Bizarro Masterpiece Theatre: The People under the Stairs

Champ.

Film: The People under the Stairs (1991)

Written and Directed by: Wes Craven

Starring: Brandon Adams, Everett McGill, Wendy Robie

 

With all due respect to Freddy Krueger, I think The People under the Stairs is my favorite Wes Craven film.  It’s absurd without being moronic, disturbing without losing the plot, and best of all it has a wonderful sense of claustrophobia and dread.  Even in its silliest moments that dread is there, which is all the more punctuated by the moments when the tension gives way to silliness.  This is a great horror movie.

The story centers around a ghetto kid named Fool, who in appearance and demeanor resembles the brashly intelligent kids from The Boondocks. With his mom dying and the family facing eviction from their apartment, Fool gets taken in by a young Ving Rhames and taught the burglar’s trade.  Rumor has it that the slumlords responsible for the family’s predicament are sitting on a horde of gold coins, and Fool’s mentor intends to collect.

Problem is, the landlords are a bit more than simply greedy ghetto aristocrats.  The mom-and-pop opportunists are an awesome display of insanity.  First of all, Mom and Pop are also brother and sister.  Nice.  In fact, they come from a long and almost entirely vertical family tree, which clearly had an effect.  Their labyrinthine house is also home to a human-eating Rottweiler, a molested and perpetually terrified “daughter,” and the titular People, failed attempts at abducting a properly moral son which end up mutilated and dumped in the basement to starve when the parents get disappointed.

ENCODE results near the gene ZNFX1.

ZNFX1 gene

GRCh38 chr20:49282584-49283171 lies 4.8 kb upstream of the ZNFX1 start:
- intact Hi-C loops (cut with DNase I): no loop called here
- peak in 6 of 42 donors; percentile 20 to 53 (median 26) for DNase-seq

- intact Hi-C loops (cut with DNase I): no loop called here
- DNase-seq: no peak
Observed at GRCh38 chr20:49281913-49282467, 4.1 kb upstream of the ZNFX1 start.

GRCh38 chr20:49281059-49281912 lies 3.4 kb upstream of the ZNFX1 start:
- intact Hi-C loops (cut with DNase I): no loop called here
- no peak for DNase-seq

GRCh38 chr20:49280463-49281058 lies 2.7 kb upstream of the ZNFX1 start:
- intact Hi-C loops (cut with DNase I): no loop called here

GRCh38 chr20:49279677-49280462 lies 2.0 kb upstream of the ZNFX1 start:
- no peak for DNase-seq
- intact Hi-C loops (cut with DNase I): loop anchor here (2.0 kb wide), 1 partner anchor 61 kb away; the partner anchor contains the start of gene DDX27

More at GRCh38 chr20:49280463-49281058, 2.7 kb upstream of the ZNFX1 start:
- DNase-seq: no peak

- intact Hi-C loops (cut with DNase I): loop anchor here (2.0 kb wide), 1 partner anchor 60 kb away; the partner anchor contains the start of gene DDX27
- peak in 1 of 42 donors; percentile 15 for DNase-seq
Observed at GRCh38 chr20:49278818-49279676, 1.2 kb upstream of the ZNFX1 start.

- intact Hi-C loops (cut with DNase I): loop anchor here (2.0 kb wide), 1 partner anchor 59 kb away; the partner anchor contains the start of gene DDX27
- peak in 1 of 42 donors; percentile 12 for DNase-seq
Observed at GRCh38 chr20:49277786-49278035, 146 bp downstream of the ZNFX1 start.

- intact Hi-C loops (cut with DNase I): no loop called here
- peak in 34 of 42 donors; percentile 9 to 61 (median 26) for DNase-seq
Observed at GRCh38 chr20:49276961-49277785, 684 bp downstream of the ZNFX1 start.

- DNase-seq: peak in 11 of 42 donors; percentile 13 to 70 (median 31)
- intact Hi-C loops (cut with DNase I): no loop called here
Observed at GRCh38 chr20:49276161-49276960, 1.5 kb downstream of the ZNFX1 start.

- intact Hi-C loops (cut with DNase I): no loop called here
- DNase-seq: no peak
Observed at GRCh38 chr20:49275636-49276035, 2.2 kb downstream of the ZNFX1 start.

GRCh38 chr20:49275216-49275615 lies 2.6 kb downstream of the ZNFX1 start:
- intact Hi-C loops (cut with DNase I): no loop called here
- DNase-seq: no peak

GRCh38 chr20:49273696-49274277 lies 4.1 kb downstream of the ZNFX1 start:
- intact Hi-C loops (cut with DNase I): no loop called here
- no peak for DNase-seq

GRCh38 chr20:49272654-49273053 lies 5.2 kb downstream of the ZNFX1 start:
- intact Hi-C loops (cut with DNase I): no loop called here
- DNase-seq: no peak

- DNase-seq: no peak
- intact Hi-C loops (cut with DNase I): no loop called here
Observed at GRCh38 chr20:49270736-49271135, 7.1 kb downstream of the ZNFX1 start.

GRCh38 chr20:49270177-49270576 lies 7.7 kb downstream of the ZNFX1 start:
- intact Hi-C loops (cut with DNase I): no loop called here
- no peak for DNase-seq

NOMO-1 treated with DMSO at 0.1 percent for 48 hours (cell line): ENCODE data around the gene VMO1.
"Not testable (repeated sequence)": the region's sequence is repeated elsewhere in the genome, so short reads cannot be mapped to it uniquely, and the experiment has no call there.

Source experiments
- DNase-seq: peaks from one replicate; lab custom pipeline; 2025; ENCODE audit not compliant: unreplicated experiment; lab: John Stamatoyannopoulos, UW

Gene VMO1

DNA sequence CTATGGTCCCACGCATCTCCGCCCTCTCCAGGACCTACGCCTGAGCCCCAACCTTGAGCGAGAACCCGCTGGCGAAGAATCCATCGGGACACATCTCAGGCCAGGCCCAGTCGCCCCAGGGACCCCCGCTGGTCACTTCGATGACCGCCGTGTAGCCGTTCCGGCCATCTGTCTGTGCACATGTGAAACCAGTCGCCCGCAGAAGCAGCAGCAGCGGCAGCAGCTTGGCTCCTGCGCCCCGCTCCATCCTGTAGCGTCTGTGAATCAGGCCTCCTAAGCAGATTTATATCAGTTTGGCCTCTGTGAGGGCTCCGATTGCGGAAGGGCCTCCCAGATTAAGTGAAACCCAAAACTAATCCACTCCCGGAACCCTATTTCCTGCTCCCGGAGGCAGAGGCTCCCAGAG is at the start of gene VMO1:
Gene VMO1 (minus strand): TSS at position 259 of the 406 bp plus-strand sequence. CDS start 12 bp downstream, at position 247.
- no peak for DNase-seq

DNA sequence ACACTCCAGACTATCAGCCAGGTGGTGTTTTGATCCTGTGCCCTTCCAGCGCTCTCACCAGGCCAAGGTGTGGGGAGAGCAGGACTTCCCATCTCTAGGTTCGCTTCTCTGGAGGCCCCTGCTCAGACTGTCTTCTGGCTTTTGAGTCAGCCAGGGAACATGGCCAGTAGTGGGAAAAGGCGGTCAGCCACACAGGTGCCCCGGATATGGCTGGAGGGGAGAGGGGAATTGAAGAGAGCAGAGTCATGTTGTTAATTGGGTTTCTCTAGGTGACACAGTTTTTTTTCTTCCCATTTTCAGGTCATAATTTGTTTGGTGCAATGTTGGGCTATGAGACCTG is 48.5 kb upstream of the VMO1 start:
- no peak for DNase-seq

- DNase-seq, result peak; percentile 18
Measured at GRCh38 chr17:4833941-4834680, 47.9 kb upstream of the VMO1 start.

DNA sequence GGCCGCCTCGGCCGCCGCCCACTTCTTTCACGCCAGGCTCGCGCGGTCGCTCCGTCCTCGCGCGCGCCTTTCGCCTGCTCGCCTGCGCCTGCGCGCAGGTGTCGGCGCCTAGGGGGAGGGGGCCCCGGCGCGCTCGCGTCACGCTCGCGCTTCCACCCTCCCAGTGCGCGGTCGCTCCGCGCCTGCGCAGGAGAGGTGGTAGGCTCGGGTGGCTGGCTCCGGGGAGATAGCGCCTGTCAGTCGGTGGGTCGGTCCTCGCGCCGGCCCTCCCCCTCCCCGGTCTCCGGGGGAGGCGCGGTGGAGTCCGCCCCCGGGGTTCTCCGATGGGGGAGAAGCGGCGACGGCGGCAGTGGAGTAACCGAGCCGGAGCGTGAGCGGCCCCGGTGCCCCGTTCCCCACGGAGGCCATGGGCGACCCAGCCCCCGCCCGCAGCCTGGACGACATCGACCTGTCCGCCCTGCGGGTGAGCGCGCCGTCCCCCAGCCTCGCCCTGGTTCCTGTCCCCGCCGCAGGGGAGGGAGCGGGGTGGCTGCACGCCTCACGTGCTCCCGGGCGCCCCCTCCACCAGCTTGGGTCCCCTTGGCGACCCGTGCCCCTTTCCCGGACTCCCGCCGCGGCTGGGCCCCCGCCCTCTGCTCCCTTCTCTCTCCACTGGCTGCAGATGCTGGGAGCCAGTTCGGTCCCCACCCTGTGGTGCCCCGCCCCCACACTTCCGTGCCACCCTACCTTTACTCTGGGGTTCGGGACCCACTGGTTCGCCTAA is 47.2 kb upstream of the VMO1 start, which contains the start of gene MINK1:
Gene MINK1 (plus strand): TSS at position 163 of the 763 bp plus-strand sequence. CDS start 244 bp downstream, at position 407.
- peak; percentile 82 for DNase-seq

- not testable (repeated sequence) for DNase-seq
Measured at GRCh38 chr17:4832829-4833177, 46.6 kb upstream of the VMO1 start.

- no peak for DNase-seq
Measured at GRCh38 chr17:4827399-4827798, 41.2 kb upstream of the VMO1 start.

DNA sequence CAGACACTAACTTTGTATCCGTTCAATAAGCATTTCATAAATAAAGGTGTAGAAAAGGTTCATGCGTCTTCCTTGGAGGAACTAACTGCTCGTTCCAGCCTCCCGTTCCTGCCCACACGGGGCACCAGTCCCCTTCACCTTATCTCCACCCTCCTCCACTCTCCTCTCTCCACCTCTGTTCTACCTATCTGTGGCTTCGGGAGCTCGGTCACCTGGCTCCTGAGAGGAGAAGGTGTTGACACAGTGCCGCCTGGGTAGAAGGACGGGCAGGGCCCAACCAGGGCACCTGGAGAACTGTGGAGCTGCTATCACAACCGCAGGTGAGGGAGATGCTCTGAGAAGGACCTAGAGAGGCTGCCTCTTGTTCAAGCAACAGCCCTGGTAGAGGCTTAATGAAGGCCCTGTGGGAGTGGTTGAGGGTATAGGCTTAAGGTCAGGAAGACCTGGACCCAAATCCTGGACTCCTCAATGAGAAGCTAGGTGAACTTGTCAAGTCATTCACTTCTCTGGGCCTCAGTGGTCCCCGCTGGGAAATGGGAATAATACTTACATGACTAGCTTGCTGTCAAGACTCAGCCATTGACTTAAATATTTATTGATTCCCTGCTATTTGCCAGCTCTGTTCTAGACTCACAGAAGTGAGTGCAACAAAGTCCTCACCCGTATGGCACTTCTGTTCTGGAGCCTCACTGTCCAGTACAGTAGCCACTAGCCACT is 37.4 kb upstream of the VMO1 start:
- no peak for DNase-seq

As a pair, they spend most of the movie running around their house, screaming “Burn in Hell!” at the top of their lungs as they try to stop poor Fool from defiling their daughter.  Individually, they’re even greater.

Mom is a monster housewife, sporting big red hair, thick-painted eyebrows, and a hooker’s crooked mouth.  Her psychotic attempts at imposing moral order may be less overtly frightening than her counterpart’s, but she’s the real terror in this story.

Dad, however, is simply amazing.  He looks every bit the perverted pastor, and he runs with the prejudice to amazing heights.  His role is to be the muscle, and much of his time on screen is spent storming through the house and blasting holes in the walls with a shotgun.  Even better, he does much of the rampaging in a full-body leather Gimp suit.  Fantastic.

As much as I got behind Fool’s desperate attempts to get out of the house, there’s no denying that Mom and Pop are the heart of this film.  The joyous terror they infuse every scene with makes this one of the best fright flicks ever.

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